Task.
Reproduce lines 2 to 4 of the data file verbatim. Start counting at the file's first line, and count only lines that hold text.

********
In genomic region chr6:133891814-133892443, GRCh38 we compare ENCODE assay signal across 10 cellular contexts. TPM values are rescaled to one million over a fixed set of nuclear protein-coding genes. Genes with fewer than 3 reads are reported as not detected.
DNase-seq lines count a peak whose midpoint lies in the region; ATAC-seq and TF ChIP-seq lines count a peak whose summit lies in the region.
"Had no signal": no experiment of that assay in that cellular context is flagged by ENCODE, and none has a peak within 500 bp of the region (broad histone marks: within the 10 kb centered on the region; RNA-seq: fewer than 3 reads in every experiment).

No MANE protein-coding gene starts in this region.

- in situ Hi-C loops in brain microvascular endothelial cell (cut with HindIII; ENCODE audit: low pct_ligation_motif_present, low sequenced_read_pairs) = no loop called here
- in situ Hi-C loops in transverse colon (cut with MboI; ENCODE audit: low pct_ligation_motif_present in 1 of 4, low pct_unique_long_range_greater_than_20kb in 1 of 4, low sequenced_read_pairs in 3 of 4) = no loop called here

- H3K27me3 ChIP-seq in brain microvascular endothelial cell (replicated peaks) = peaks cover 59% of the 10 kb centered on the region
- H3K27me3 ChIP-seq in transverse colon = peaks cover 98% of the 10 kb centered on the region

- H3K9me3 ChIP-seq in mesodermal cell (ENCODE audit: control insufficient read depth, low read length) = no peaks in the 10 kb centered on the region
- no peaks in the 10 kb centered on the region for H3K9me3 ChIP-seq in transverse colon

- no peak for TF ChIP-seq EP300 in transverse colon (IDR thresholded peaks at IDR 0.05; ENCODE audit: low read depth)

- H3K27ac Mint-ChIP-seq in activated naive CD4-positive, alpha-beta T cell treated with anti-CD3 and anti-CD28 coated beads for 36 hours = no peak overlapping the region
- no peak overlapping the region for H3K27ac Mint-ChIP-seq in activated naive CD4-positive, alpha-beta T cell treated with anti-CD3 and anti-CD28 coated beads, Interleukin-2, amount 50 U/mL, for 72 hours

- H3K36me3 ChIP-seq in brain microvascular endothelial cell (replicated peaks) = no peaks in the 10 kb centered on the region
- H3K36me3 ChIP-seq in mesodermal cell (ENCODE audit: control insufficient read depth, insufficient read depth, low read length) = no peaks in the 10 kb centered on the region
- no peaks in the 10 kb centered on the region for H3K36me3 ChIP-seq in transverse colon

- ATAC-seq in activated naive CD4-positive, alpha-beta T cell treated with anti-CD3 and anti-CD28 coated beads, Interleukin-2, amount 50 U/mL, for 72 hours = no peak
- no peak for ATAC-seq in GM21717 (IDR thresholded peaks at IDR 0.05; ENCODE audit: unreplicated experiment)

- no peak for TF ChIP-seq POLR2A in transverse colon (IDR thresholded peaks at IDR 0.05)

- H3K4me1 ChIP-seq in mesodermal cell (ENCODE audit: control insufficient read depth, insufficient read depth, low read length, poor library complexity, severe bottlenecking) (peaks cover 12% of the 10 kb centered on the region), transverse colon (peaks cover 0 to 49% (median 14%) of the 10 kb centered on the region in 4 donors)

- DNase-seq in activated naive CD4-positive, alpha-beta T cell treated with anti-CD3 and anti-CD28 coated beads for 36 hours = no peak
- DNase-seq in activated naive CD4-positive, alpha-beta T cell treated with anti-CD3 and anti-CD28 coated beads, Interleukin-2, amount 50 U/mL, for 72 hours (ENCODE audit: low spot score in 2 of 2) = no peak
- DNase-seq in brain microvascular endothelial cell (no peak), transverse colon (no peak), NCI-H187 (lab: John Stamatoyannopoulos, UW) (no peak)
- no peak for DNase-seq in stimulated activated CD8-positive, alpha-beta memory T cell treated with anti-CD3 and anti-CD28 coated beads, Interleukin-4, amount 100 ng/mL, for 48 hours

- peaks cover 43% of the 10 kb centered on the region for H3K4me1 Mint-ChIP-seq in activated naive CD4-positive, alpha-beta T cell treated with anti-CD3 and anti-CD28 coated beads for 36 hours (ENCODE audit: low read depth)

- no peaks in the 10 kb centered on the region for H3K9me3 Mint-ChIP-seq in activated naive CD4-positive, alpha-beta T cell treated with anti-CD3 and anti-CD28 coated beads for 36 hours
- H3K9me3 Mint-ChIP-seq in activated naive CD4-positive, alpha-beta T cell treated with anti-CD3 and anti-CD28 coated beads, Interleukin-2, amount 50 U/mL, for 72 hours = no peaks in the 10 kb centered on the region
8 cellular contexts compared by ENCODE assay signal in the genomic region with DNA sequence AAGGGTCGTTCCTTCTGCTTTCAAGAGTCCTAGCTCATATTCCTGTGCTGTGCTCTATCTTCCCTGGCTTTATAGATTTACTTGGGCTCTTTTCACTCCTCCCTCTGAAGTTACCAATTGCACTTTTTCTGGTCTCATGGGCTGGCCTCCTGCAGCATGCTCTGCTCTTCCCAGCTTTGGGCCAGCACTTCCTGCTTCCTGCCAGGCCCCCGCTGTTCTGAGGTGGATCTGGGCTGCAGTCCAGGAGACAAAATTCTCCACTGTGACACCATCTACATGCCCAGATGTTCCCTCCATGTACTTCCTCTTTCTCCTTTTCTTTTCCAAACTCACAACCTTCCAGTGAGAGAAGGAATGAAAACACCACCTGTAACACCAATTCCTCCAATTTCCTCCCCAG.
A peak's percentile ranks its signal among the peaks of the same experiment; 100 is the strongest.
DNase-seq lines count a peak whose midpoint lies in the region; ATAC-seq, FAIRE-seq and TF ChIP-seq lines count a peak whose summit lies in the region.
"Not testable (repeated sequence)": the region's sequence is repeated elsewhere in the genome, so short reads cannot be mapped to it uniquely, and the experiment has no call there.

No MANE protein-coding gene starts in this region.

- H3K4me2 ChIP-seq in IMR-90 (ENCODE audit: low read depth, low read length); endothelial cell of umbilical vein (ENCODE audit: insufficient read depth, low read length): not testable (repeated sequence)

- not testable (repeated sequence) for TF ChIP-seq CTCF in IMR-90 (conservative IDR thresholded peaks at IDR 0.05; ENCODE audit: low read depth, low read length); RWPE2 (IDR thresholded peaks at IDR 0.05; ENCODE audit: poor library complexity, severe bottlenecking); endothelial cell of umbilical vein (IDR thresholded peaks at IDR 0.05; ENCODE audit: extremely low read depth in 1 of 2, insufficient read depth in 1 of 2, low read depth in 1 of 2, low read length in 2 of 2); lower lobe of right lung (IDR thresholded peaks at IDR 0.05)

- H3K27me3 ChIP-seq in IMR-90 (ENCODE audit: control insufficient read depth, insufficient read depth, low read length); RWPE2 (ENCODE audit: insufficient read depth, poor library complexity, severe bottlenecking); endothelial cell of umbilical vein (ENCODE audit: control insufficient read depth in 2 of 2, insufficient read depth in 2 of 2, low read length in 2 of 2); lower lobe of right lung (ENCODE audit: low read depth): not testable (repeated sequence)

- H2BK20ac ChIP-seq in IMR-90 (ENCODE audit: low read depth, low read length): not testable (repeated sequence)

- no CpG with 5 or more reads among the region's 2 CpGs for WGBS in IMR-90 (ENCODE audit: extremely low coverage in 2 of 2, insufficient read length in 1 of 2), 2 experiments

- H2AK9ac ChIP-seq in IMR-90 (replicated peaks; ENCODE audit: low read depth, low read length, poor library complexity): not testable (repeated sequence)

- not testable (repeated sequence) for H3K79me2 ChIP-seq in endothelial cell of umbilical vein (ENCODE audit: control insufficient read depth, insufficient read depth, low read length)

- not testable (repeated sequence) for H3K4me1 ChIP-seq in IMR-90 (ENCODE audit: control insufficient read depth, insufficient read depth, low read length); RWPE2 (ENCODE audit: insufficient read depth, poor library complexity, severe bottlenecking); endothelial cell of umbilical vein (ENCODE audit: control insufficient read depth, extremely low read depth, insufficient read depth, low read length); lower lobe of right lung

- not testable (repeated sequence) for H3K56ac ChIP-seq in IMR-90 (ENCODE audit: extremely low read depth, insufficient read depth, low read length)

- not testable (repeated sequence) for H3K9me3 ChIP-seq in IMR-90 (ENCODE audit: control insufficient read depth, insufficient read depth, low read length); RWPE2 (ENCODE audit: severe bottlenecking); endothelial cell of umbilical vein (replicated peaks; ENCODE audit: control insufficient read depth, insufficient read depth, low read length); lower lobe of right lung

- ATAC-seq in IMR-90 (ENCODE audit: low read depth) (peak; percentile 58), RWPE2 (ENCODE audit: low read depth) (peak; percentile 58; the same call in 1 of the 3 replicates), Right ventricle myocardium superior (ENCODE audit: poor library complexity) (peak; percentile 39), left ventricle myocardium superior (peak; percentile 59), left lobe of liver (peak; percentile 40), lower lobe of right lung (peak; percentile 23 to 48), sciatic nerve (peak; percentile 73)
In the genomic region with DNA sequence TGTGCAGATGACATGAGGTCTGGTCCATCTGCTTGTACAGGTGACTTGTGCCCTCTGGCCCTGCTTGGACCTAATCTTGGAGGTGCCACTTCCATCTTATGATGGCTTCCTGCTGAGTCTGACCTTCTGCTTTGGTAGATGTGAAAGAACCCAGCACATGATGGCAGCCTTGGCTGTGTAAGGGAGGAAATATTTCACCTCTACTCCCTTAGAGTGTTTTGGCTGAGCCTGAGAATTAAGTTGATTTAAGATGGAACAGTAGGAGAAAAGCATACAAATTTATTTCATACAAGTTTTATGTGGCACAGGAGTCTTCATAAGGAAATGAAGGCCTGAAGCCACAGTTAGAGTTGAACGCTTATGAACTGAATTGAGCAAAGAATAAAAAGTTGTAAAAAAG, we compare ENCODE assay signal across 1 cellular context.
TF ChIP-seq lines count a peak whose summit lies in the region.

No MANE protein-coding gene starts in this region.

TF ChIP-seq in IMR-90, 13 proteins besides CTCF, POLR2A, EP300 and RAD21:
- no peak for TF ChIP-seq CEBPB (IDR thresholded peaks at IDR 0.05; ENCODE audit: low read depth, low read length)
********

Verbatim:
DNase-seq lines count a peak whose midpoint lies in the region; ATAC-seq and TF ChIP-seq lines count a peak whose summit lies in the region.
"Had no signal": no experiment of that assay in that cellular context is flagged by ENCODE, and none has a peak within 500 bp of the region (broad histone marks: within the 10 kb centered on the region; RNA-seq: fewer than 3 reads in every experiment).

No MANE protein-coding gene starts in this region.